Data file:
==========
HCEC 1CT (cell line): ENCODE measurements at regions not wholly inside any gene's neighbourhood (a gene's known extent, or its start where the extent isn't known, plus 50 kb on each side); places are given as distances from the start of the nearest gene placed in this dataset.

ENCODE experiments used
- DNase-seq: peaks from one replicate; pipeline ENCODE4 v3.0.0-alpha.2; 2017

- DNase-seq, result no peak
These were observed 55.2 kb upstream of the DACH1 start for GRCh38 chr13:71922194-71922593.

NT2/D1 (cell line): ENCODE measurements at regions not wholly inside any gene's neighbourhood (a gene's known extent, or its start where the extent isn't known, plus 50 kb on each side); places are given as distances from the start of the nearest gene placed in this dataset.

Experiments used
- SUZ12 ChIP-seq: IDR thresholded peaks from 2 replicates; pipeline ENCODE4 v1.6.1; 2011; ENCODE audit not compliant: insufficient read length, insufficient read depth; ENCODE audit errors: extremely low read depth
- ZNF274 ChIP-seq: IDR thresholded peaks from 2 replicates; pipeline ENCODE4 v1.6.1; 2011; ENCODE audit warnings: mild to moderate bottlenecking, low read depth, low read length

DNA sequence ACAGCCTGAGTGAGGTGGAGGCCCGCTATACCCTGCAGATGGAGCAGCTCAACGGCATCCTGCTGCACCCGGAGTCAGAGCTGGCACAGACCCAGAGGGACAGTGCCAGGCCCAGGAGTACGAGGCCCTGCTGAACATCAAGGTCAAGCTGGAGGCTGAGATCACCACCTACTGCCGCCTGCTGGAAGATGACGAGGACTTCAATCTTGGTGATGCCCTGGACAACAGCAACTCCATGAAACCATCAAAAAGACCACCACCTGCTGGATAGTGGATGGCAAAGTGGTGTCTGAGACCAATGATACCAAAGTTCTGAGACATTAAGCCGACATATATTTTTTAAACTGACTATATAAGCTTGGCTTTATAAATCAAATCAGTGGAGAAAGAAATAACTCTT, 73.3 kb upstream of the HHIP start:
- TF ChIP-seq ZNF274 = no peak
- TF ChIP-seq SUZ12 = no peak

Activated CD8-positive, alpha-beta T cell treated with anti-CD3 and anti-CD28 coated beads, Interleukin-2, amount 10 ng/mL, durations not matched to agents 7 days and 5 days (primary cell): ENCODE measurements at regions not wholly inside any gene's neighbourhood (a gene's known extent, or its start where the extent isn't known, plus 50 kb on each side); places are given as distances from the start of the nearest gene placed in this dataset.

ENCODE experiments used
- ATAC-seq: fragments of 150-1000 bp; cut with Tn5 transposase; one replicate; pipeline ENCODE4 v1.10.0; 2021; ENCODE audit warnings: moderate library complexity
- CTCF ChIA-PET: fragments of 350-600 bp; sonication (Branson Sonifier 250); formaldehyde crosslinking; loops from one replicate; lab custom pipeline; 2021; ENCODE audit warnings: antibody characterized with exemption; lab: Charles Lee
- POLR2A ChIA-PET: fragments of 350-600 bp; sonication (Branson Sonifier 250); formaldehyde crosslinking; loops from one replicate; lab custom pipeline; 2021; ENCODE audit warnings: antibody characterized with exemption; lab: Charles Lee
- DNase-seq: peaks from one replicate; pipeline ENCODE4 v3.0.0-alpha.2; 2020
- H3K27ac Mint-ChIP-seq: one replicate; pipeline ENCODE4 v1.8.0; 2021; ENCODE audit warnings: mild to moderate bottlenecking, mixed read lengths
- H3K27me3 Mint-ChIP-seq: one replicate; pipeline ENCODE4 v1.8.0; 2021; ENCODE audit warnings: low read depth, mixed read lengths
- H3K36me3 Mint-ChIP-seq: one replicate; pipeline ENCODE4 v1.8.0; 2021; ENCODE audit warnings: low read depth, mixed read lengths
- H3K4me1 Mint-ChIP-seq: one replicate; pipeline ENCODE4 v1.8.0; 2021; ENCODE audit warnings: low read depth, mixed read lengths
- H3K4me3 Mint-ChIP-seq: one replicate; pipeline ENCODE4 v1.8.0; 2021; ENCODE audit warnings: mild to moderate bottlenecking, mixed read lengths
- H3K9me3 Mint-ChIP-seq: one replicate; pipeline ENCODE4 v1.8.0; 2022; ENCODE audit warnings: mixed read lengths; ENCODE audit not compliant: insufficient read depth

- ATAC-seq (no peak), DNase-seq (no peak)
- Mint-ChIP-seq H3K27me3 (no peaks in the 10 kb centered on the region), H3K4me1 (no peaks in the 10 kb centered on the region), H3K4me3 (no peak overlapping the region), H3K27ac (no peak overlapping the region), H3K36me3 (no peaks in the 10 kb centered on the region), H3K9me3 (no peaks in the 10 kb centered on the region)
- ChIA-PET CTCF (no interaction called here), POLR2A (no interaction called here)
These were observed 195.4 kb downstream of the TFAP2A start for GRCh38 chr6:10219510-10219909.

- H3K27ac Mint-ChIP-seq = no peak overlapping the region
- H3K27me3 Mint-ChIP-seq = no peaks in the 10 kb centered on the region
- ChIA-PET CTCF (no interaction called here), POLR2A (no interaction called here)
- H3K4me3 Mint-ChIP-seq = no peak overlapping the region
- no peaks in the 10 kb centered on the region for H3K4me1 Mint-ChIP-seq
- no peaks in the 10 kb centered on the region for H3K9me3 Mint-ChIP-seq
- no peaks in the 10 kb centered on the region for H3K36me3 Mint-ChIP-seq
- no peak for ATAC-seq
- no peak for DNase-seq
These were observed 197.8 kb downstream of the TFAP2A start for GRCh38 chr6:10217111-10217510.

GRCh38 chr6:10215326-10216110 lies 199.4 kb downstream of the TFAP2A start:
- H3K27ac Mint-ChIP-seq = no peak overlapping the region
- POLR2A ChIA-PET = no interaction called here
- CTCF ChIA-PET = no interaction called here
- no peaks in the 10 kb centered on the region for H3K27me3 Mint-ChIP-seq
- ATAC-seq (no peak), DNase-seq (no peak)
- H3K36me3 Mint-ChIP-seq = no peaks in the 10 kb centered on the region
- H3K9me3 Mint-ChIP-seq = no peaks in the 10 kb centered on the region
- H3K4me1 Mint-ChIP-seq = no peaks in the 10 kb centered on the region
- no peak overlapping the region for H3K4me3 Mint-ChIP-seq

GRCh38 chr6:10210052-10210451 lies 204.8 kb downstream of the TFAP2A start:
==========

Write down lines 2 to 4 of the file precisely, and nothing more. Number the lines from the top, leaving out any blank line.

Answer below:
ENCODE experiments used
- DNase-seq: peaks from one replicate; pipeline ENCODE4 v3.0.0-alpha.2; 2017

- DNase-seq, result no peak